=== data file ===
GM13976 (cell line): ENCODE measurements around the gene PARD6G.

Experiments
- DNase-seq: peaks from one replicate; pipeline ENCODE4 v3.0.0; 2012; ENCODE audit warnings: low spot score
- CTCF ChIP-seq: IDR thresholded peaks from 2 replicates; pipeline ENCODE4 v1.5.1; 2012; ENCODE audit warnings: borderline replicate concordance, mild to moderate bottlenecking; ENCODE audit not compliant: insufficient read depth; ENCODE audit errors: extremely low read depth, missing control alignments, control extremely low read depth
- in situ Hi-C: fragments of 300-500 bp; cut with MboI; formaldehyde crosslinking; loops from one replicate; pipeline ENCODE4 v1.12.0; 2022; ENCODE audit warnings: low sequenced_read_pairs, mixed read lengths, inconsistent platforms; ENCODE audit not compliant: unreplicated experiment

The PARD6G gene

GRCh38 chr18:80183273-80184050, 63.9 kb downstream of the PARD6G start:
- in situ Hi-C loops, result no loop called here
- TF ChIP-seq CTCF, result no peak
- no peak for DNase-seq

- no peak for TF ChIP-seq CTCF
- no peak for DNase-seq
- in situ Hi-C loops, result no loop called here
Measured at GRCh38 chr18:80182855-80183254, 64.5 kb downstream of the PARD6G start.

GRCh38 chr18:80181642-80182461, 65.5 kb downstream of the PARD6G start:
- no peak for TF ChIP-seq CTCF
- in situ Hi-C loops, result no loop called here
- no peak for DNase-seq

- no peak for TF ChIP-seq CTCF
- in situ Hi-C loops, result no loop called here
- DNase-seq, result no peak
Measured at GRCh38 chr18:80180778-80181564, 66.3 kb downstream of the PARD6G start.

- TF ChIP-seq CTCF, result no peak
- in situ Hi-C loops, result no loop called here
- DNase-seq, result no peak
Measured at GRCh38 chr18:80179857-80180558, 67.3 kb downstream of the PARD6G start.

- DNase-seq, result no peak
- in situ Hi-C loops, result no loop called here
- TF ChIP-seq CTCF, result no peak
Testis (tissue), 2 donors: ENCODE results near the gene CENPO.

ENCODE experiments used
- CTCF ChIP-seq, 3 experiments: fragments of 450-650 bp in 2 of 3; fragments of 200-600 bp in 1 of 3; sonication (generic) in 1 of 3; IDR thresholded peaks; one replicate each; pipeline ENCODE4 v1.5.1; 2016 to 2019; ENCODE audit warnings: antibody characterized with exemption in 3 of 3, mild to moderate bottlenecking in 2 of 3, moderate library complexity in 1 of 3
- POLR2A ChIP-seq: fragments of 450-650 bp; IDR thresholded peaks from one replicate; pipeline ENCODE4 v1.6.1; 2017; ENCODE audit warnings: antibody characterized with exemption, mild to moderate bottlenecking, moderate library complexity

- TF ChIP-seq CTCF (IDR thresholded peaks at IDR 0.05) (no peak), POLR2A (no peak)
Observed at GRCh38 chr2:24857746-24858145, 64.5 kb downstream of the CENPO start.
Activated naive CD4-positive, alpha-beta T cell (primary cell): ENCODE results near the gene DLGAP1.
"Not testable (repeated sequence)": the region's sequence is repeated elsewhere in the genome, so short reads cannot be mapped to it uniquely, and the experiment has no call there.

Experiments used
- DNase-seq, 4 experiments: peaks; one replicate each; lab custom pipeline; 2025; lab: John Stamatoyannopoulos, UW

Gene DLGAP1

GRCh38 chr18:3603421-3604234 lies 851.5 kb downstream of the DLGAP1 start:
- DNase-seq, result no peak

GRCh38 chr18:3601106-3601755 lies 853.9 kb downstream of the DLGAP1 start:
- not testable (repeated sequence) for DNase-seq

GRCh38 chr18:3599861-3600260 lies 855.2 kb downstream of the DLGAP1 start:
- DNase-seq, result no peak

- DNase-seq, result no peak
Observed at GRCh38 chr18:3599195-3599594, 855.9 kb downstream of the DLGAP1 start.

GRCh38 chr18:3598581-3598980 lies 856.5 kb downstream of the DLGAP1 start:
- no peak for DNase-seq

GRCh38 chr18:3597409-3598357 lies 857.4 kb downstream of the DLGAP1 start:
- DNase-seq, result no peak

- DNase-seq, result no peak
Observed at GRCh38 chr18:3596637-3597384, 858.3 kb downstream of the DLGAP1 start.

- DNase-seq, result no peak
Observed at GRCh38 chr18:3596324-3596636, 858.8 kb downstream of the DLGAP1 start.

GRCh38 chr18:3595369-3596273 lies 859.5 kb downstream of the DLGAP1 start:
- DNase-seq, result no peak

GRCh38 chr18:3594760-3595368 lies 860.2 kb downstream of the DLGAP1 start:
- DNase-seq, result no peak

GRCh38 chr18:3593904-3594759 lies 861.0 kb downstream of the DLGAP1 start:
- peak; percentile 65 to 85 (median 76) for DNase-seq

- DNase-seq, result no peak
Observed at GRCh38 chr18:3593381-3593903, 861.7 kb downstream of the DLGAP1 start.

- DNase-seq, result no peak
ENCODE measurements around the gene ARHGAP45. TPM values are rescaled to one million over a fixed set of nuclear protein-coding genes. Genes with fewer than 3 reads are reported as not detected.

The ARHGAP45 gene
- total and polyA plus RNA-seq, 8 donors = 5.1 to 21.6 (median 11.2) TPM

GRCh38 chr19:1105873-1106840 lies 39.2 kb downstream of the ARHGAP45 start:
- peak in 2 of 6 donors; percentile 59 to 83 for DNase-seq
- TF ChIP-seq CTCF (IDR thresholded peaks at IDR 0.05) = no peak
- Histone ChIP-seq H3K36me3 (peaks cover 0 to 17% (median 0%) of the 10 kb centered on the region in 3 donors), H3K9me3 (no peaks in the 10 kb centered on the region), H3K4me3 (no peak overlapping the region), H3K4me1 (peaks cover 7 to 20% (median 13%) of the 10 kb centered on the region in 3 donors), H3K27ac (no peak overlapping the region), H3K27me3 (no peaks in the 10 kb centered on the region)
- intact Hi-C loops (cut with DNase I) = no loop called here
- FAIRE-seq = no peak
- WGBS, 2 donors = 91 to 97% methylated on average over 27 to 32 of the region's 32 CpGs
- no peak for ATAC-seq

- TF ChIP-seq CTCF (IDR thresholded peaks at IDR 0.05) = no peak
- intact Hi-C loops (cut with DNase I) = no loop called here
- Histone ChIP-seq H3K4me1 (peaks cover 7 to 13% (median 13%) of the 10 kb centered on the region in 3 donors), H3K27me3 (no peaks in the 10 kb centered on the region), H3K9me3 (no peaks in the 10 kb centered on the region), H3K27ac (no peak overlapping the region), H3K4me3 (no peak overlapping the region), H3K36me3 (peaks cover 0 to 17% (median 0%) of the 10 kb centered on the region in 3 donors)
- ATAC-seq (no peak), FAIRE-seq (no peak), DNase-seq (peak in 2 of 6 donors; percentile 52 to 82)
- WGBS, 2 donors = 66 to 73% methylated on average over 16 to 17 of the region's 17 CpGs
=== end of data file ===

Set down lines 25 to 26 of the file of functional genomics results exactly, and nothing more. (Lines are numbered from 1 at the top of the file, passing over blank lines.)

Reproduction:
- DNase-seq, result no peak
Measured at GRCh38 chr18:80179857-80180558, 67.3 kb downstream of the PARD6G start.